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Sky TV considers adding SoHo, Super Rugby passes to struggling igloo

UPDATE Nov 11: A survey that closed today (see screen grabs right) indicates Sky TV may soon bolster the struggling igloo with new sports and entertainment content.

The survey says igloo is thinking of "throwing SoHo into the current channel mix."  It also floats the prospect of day, event or season passes for major sports like Super Rugby - and asks people what they would be willing to pay.

Sky has been in the igloo driving seat since joint venture partner TVNZ sold down its stake a couple of months ago (see below).

While the content moves would not address igloo's main drawback (an igloo settop box can't record anything), the addition of SoHo would add to the service's content appeal (igloo offers the usual line up of Freeview channels free, plus a selection of Sky channels for $25 a month pre-pay if you buy a set-top box, or on a 12-month contract if you get an igloo decoder free).

And depending which major sports events are added, a day or multi-day pass would address another key social media gripe - that igloo doesn't have m.

SoHo costs $9.99 a month for Sky TV subscribers. The igloo survey asks people if they would rather pay an (unspecified) price for Soho only, or have it available if they paid $15 a month for pick-and-mix pack of other channels as well.

Super Rugby is uses as the example for for a question on day, event and season-pass options for major sports. The survey seeks to establish how much people would be willing to pay for such pay-per-view "passes" (NBR was sent static screen grabs from the survey, if you were surveyed by Sky and want to blab about the pricing options offered in the survey's drop-down menus, by all means email ckeall@nbr.co.nz).

While igloo already features pay-per-view sport, it appears ad hoc. It's never clear how many All Blacks or Super rugby games will appear (though a cynic would say it will never be many, since Sky TV would rather upsell people to its fully-owned My Sky and a Sky Sports package proper).

The sequence of the igloo survey hints that Sky has already decided to add SoHo and more sports options to igloo, and is now at the stage of trying to gauge what subscribers would be willing to pay for them.

But apparently that's not the case. Sky TV spokeswoman Kirsty Way tells NBR, "We have no plans to add SoHo to Igloo, or for sport day-passes as we stand today. The future could be different, I’m not ruling anything out."

Ms Way declined to comment on igloo subscriber numbers. The service's first-year customer target was earlier downgraded from 50,000 to 19,000. It will celebrate its first anniversary in December as the digital TV switchover ends.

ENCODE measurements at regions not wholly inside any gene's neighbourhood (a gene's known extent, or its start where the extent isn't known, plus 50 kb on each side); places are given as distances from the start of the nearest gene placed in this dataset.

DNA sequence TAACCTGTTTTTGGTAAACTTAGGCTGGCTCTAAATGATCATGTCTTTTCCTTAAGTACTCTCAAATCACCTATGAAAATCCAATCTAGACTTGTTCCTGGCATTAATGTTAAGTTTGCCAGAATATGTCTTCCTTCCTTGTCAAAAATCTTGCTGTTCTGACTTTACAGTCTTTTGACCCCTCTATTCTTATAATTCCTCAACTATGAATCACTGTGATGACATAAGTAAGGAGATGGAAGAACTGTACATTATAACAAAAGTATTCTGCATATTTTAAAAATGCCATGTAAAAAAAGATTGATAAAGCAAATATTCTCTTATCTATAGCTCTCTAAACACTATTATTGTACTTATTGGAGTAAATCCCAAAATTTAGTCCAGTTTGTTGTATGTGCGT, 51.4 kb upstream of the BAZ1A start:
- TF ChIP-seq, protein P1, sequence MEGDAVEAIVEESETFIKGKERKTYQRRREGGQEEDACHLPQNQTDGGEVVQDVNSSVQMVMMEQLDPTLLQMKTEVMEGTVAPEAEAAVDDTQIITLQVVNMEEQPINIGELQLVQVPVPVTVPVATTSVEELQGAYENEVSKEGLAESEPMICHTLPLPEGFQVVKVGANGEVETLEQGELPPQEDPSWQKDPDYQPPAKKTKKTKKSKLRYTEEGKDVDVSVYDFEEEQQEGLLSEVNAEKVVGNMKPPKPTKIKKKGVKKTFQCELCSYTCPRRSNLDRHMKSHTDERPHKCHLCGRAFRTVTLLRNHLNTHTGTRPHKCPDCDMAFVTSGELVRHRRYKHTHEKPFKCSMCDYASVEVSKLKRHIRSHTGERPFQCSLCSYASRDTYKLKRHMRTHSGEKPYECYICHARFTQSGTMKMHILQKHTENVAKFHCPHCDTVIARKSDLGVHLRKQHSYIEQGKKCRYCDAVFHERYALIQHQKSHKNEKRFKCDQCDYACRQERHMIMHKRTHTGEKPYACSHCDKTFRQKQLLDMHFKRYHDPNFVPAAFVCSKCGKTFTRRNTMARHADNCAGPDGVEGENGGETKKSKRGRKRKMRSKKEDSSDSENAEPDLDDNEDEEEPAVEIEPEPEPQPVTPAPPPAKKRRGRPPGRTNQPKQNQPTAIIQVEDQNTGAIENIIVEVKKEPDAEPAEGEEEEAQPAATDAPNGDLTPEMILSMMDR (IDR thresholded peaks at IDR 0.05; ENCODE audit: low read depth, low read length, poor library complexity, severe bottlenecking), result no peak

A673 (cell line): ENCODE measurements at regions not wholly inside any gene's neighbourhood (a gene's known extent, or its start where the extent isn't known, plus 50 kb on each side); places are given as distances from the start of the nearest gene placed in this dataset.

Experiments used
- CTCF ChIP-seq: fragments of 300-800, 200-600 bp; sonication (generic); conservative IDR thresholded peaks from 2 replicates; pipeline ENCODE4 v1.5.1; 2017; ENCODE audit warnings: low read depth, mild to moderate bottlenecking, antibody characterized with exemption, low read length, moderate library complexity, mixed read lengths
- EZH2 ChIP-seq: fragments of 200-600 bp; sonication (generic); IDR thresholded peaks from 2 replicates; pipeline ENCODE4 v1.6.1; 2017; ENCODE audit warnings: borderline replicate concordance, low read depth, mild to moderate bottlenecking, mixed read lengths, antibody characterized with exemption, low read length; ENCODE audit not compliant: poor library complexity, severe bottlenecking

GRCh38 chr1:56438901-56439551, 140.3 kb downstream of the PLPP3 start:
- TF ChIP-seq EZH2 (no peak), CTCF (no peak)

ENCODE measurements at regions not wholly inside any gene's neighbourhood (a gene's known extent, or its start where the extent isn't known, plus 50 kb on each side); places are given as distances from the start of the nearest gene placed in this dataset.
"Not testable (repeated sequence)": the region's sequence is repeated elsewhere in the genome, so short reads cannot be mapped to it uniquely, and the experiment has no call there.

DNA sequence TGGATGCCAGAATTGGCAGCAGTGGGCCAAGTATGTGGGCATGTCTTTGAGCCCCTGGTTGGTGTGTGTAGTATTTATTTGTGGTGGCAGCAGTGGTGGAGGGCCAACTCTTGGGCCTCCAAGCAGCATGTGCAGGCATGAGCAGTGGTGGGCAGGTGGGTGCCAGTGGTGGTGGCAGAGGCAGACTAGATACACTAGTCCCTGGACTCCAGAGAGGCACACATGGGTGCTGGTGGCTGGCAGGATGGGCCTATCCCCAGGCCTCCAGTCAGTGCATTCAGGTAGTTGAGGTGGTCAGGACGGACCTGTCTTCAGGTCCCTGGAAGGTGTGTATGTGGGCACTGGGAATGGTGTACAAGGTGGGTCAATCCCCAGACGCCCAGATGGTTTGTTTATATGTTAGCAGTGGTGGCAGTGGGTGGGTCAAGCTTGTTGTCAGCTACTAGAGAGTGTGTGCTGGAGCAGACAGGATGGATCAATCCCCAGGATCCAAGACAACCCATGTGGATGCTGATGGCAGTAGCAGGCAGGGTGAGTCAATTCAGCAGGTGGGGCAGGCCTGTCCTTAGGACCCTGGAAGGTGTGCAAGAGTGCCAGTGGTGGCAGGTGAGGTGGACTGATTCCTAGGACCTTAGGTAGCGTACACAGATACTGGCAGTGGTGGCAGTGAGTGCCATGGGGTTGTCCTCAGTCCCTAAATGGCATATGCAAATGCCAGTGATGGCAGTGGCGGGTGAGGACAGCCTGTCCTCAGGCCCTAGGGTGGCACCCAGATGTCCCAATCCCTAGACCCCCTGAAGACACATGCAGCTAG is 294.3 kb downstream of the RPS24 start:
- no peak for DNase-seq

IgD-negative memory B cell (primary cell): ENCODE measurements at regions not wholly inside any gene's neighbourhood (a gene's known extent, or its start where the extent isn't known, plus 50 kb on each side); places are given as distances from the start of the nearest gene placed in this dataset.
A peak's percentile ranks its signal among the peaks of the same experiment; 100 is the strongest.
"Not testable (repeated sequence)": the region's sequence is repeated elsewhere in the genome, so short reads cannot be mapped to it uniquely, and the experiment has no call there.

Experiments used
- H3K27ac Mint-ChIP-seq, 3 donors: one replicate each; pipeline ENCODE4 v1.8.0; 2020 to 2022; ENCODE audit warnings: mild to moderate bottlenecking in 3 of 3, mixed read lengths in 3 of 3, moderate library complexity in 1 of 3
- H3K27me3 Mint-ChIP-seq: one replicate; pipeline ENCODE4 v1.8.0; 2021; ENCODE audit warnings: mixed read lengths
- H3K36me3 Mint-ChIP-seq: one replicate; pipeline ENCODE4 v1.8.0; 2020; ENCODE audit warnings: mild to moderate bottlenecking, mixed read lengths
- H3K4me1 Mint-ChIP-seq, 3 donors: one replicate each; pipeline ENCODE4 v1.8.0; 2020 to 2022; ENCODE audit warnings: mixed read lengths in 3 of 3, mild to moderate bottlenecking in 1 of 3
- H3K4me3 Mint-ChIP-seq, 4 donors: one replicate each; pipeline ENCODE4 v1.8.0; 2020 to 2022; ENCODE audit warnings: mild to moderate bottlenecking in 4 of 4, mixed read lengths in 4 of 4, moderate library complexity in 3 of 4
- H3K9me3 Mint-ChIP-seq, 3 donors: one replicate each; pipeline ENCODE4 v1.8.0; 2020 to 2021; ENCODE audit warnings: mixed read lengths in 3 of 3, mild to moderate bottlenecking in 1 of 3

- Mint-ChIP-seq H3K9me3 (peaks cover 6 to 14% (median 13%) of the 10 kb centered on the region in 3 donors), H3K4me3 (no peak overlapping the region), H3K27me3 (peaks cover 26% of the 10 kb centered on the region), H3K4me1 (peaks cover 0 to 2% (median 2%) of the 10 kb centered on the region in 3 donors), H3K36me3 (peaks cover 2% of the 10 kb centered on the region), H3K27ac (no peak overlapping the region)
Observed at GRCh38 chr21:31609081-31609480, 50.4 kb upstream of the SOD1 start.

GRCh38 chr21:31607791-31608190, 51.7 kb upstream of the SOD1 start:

igloo's failure to gain traction is politically awkward for Sky TV. Success for the joint venture would have given the appearance of more competition the market. But analysts say igloo's stumbles won't have any material effect on Sky TV. igloo is low-cost, utilising existing spectrum and content rights, and (intially at least) requiring customers to pay for settop boxes.

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igloo's latest price: free

UPDATE / Oct 4: The igloo decoder - launched at $199 and later chopped to $99 on slow sales - is now available free to those who commit to the $25 a month service for 12 months.

Last month, joint venture partner TVNZ sold down its igloo stake (see below).

It did not want to bankroll a shift in retail strategy suggested by partner Sky TV.

Pundits also see TVNZ seeking more flexibility to introduce paid ondemand content via the Freeview platform - which, unlike the stunted igloo, supports recording functionality.

Neither Sky TV or TVNZ will comment on igloo numbers, but both have taken multi-million write-downs on the service, whose initial target was 50,000 subscribers in its first year. That target has now been revised downward to 19,000.

ckeall@nbr.co.nz

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Comments and questions
5

Terrestrial UHF receivers are US $20 each in volume from China. Alibaba has thousands of options. If Igloo is losing money selling theirs for $99 each, someone didn't do their homework.

Whilst I do think Igloo is ridiculous and almost bound to be an utter flop, what you are comparing there is not even remotely the same thing.

Igloo is not a merely a simple 'out of the box' UHF receiver, there is a huge amount of customisation required for the different EPG etc, not to mention the IP capability which a basic UHF receiver will not have.

Systems on a Chip (SoC) for providing digital rights (DRM) management are so inexpensive that Apple includes them inside of cables. And entire computers for providing IP capability can be had for US $25 at retail.

I still think if Igloo decided to buy a custom STB that they can't profitably sell for $99, they didn't do their homework.

It's still an illusion of competition for SkyTV - they still own (just about all) of the sports and movie content rights that everyone wants to watch. The Commerce commission is way overdue to sort out this situation. Where is the real competition??? It's pretty hard to find...

The idea of Igloo being a "low cost" solution is laughable. At $25 per month for its measly offering of handful of 2nd-rate channels, it is horrendously overpriced. For the same price I am enjoying both Netflix and HuluPlus which offers more brand-new and archive TV and movies than I could ever hope to watch and when I want to watch them. This is the space Sky should be innovating in before somebody else comes along and beats them to it.